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Identifying Birds

Question: I'm a new birdwatcher, and sometimes I see birds that I can't find in my bird book. Are there some birds that aren't any particular kind? Why can't I find them?
--Gary G., Kerrville, TX

Is this bird really in the book?

It should be.

A good bird book (also called a field guide) includes all the species in the area it covers. If you're using a field guide titled something like "Favorite Birds of XYZ," it's not complete. It's someone's selection of the birds the author thinks you might encounter, but it's left out a whole bunch. You'll never know whether the bird you're looking for is in the book or not.

National Geographic GuideThere are plenty of complete field guides. In North America, some are for the eastern half of the country and some are for the west. For residents in the middle (say Kansas), you might be better off with a book that covers the whole continent, such as the National Geographic Field Guide. If you haven't already got a good field guide, what are you waiting for?

Here's an display of the best North American field guides.

This bird is not in the book!

OK, you've got a complete field guide. But sometimes you could swear the bird you just saw is absolutely not in the book!

The truth it, it probably is in the book. (There are few actual exceptions*.) Every wild bird is represented in the field guide. It just might not look exactly like the picture in the book.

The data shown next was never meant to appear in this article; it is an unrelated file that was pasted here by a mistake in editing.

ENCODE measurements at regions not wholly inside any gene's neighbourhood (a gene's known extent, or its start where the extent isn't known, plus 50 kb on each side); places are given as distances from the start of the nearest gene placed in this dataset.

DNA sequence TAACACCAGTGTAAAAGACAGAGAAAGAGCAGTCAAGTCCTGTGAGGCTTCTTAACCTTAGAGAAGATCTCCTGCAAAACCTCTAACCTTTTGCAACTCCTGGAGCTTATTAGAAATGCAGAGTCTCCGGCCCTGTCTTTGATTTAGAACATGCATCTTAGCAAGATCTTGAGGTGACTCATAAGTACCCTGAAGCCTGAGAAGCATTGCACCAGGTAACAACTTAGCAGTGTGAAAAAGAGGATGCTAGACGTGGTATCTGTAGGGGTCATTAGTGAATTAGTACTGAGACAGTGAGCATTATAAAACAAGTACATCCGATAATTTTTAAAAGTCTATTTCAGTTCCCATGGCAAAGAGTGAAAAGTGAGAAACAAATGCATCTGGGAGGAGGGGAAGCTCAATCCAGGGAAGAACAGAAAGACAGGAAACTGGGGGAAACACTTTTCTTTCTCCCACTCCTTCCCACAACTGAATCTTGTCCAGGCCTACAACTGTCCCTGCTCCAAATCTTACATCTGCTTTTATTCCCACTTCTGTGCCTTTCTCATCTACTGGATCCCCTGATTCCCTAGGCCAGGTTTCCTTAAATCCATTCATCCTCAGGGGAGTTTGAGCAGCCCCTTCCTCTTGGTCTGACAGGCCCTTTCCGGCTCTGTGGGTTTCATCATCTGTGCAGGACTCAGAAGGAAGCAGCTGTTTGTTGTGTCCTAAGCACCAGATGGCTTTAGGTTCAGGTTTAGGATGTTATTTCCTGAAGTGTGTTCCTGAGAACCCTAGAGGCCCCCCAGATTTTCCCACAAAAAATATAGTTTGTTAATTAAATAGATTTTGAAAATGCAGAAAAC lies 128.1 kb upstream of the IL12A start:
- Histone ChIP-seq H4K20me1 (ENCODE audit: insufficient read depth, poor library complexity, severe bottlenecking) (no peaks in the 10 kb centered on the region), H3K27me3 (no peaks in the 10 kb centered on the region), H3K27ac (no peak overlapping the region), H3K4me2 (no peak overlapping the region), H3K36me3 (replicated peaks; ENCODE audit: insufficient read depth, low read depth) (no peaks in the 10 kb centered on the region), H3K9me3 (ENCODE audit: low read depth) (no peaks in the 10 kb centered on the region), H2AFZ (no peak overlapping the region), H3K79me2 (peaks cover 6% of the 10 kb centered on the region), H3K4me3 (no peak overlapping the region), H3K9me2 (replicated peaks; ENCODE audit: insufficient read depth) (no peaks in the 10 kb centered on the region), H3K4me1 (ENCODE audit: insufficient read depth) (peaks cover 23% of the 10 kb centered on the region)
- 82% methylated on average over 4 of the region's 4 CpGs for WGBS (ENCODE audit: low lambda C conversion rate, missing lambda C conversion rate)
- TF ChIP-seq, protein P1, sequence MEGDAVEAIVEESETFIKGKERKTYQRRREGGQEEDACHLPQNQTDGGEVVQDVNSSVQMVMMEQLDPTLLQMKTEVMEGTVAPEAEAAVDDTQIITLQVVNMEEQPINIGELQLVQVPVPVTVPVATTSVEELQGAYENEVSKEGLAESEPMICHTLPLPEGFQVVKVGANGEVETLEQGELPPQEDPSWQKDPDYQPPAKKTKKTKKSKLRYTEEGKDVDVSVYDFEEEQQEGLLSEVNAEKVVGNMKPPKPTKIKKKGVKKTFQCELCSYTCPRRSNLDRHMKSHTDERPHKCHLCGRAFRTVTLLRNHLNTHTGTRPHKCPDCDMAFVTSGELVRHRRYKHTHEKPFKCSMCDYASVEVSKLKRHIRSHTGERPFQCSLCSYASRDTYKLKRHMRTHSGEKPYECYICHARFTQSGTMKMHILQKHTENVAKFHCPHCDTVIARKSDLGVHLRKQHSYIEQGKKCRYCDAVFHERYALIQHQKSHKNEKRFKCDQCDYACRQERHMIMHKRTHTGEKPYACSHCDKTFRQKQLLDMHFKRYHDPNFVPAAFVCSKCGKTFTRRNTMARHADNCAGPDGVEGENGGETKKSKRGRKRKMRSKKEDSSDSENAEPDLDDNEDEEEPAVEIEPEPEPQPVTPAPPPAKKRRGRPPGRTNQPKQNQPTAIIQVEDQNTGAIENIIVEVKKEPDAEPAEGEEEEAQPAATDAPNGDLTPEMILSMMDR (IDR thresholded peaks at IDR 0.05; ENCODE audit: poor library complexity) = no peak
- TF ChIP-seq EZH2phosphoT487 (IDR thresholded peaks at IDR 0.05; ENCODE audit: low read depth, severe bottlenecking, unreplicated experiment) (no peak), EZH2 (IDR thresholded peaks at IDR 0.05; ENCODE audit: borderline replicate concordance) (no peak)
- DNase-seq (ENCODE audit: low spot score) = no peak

Why you haven't found it yet

Here are some reasons why your bird doesn't look like any of the pictures:

  • Bald EagleIt's young, like the immature bald eagle at right, and perhaps its plumage is not shown in the book you're using. Some books show more variations in plumage than others. If you have a book with only one or two pictures per species, it may not include what immature birds look like.
  • GoldfinchIt's moulting, which means some of its feathers are missing, or the color pattern is goofed up. (Molting American goldfiches have a patchwork appearance of gold and grey that can really fool you.)
  • It's backlit. Is the sun behind your bird? Strong back lighting can wipe out a bird's color.
  • House FinchesIt's a normal variation. There's a lot of normal variation in some bird species. Male house finches, like the two shown at right, range from red, through orange, to occasionally yellow. Most field guides don't have room for all the variations.
  • It's de-tailed. Perhaps it's lost its tail to a cat, hopelessly confusing its silhouette.
  • It's wet. Did your bird just step out of the birdbath or stream? If so, it's not going to look like its portrait in the book.
  • It's an albino. If so, it may have white feathers where you would expect it to be red, black, or another strong color. Albinos occur in most species, but most people see them very rarely. (I've seen albinos among robins, barn swallows, horned larks, and cardinals.)
  • It's partly in shadow. For example, a bird sitting on an overhead wire at sundown may have a shadow of the wire on its tail that looks like a dark band.